When Dayton Gorsline rates Langley’s Thunderbird Show Parks as one of the best places for developing young riders in Canada, it is the opinion of the Jumping Youth Development Program Advisor for the Equestrian Canada (EC) Jumping Talent ID Program.
“It’s a wonderful venue,” Gorsline told the Langley Advance Times.
“Thunderbird, I would say, is the best place in Canada [for developing new riders]. If it’s not the best, it’s in the top two.”
Gorsline suspects many Langley residents aren’t aware they have a world-class equestrian facility.
“They [tbird] run their shows to standards that people like me need to see,” Gortsline summarised.
“I don’t know if everyone out there appreciates how good it is, in their back yard..”
Up and coming riders have an opportunity at tbird to compete against top riders from the U.S. and Mexico, he noted.
“You get good competition out there,” Gorsline observed.
“Thunderbird does a great job.”
He said the pandemic has hampered some young riders, creating what he called a “weird gap” for the youngest competitors, in the 12- to 14-year-old category.
“That age group is a little behind [in competitive experience],” he said.
With the gap, there are fewer riders ready for competition, he said.
“A lot of people were a little reluctant to travel,” Gorsline commented.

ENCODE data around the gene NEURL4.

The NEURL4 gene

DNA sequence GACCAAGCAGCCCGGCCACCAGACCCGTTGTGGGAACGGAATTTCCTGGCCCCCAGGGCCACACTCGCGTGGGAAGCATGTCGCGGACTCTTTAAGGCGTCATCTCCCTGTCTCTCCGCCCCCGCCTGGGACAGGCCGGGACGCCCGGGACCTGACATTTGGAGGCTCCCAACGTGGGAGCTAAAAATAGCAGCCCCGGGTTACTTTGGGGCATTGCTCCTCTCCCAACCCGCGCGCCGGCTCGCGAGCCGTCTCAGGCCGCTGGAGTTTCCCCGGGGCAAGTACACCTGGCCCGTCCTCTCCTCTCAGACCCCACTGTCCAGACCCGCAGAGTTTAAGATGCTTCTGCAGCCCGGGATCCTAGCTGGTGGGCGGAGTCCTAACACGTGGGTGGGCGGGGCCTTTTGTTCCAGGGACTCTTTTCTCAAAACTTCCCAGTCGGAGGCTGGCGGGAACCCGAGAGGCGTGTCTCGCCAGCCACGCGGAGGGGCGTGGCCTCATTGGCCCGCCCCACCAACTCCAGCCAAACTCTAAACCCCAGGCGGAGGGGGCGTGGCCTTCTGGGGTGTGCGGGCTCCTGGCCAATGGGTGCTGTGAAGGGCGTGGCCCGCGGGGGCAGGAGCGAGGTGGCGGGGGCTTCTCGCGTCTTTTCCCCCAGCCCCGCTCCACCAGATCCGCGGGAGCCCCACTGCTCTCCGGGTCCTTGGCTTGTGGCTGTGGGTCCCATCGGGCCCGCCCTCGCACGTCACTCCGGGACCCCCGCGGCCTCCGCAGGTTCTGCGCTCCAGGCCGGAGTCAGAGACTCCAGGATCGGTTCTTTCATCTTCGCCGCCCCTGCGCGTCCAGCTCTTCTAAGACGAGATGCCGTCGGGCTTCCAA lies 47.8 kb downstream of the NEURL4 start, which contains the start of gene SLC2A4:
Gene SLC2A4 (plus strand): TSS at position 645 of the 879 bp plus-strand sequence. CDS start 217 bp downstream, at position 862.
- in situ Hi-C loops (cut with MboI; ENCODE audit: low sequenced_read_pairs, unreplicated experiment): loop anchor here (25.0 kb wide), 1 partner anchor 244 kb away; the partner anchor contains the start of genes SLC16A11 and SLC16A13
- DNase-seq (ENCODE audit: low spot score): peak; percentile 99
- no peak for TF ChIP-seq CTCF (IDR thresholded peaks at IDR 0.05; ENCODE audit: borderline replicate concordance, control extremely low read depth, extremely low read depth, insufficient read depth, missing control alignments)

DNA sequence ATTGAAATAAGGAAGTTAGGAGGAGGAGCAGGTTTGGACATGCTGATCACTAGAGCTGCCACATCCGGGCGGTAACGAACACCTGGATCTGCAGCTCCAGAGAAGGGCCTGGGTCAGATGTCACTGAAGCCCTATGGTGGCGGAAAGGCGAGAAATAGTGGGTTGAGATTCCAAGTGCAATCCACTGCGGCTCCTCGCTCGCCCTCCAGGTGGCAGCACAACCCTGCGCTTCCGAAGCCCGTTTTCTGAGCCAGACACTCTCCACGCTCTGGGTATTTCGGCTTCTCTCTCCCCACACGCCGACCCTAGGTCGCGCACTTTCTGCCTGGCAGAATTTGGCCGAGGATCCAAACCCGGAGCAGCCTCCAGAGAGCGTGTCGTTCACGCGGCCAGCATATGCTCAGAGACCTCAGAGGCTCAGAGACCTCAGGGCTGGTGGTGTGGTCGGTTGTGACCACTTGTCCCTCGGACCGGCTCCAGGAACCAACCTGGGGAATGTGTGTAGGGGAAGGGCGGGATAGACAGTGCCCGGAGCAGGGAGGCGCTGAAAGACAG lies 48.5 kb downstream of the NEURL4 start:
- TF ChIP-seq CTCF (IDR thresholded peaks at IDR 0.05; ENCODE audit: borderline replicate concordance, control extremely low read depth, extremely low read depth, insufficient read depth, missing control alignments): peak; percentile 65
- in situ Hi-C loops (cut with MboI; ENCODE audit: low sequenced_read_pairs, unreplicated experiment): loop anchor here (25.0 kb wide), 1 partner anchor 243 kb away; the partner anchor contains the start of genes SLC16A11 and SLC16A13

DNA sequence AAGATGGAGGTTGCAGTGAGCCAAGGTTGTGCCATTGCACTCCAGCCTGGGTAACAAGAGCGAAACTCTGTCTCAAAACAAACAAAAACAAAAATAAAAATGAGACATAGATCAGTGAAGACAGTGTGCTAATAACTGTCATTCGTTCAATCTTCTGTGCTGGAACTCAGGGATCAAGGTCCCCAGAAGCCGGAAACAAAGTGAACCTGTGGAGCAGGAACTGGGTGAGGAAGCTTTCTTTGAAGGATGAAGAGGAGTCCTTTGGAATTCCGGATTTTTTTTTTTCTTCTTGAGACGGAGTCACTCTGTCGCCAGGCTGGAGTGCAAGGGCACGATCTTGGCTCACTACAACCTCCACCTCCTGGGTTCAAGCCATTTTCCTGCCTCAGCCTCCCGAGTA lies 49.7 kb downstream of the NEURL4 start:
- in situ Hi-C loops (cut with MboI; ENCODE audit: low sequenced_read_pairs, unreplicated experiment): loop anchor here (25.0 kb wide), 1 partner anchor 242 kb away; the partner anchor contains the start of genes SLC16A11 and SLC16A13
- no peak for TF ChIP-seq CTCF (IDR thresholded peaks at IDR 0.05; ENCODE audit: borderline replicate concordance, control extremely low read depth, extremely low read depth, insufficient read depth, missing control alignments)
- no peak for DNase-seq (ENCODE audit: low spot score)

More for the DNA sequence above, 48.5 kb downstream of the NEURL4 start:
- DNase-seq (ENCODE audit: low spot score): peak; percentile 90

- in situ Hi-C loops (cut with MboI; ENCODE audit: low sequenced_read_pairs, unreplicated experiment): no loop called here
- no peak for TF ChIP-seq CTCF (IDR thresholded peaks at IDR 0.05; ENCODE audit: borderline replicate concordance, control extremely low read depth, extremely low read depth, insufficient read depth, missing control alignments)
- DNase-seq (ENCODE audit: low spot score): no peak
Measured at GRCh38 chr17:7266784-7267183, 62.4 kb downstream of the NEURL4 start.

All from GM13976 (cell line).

“It gives you a smaller pool.”
Gorsline will have an opportunity to see some of the younger riders in person at tbird, where he and his wife will be competing.
“We brought about 20 horses,” he estimated.
Every year at tbird, the George and Dianne Tidball Legacy Foundation scholarship aims to give young people access to the sport.
Thunderbird Scholars have their Thunderbird stabling and show fees covered for the year as well as other items such as VIP passes, riding clothes, signature stable guards and other tbird promotional gear.
A past scholarship beneficiary, Kassidy Keith of Aldergrove has said the coverage of the extra costs was a huge help at a time when she was ready to up her competitive game.
“A fund like this is very important to our sport because it allows juniors with limited funds to be able to show at Thunderbird and gives them a head start to a career path in the sport,” remarked Kassidy, who is a 2015 Legacy Foundation alumni.
“The year I had the scholarship I shared it with Taylor McManus. We have both become professionals and we are doing very well. There have been quite a few daughters of horse trainers that have had this scholarship and it has helped them cover the costs.”
This year, Georgia Fyre, Aren Ozker, and Emma Smith are recipients of the George and Dianne Tidball Legacy Foundation scholarships.
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